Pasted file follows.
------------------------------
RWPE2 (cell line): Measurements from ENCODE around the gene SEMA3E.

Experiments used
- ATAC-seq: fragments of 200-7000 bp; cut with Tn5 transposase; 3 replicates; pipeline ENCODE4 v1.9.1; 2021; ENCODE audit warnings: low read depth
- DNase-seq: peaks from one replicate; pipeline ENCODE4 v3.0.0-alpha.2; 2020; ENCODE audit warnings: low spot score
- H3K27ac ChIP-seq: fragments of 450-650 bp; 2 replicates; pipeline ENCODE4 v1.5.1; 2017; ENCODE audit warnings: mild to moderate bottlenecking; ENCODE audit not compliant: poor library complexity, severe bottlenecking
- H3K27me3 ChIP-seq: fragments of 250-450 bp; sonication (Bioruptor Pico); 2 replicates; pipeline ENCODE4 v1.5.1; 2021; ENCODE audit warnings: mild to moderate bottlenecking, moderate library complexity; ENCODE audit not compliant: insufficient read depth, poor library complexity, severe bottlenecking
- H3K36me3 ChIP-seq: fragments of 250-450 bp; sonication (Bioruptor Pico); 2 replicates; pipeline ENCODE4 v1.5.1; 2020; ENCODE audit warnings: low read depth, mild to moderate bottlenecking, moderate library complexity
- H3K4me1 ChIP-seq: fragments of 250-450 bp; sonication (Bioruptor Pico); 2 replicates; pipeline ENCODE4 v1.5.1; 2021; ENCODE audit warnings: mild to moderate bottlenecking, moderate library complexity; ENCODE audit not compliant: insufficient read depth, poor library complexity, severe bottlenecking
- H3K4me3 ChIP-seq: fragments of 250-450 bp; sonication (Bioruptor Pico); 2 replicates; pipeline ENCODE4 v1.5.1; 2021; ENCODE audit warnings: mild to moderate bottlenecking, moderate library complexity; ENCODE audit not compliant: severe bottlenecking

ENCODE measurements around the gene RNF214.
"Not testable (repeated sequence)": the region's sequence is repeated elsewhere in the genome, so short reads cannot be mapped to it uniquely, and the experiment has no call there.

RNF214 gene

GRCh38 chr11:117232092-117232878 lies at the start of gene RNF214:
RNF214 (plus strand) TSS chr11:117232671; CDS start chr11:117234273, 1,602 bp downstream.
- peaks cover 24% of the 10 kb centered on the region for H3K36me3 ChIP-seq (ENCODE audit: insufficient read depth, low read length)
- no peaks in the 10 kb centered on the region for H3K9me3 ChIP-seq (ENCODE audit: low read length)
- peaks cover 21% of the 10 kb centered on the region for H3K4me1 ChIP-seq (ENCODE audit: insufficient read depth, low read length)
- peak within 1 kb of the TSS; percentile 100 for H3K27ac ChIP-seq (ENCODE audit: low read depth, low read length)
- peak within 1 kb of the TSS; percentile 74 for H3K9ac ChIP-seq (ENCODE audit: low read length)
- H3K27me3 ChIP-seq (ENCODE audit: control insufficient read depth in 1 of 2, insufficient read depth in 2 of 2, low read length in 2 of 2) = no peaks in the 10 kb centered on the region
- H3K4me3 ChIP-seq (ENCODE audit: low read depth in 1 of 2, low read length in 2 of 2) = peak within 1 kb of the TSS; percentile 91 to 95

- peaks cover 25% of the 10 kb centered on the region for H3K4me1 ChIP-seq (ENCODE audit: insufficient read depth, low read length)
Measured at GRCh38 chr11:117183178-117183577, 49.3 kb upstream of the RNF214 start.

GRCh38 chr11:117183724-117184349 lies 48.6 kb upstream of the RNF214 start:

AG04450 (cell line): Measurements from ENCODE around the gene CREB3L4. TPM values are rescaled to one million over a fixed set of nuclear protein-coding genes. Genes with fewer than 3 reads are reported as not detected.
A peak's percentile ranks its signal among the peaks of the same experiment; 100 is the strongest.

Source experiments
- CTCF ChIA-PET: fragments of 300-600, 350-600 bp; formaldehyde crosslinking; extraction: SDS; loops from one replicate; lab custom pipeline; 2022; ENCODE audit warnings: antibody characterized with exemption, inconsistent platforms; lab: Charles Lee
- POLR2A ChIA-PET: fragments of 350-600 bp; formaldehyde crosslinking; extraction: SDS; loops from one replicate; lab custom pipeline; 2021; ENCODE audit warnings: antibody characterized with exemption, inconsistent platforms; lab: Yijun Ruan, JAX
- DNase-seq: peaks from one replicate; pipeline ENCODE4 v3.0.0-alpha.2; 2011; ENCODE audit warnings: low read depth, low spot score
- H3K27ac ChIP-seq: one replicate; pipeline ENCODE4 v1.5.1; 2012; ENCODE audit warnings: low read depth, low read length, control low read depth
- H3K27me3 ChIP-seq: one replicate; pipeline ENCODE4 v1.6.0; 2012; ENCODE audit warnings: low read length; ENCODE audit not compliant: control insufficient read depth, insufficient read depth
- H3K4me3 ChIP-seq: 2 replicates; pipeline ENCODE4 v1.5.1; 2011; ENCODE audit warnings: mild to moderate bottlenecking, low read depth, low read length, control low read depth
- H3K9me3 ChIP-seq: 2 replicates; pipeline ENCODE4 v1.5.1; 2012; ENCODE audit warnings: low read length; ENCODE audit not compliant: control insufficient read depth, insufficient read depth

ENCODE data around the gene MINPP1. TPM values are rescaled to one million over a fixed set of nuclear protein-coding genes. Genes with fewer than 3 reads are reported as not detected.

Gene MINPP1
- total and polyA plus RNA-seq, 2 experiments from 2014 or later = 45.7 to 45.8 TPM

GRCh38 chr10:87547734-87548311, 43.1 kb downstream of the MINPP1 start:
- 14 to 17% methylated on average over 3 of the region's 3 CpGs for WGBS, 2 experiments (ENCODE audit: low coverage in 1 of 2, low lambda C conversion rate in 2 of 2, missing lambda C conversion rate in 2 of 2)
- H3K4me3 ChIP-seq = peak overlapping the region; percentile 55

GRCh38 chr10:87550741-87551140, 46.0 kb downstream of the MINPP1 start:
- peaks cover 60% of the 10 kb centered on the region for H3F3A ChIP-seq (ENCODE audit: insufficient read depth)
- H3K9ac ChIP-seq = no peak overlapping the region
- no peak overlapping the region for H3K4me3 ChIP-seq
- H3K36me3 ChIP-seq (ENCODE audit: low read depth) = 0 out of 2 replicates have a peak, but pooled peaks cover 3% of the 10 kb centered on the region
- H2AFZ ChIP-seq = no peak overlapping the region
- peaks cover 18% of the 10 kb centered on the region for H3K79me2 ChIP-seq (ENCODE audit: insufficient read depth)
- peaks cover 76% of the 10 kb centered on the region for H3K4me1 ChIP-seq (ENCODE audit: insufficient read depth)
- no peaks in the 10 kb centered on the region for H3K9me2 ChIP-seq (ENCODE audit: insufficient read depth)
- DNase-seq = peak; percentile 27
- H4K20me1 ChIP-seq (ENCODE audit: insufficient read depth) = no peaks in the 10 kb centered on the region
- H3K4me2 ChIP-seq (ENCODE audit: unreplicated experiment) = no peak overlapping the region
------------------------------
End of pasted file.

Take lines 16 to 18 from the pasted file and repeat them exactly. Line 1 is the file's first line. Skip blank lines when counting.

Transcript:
- no peaks in the 10 kb centered on the region for H3K9me3 ChIP-seq (ENCODE audit: low read length)
- peaks cover 21% of the 10 kb centered on the region for H3K4me1 ChIP-seq (ENCODE audit: insufficient read depth, low read length)
- peak within 1 kb of the TSS; percentile 100 for H3K27ac ChIP-seq (ENCODE audit: low read depth, low read length)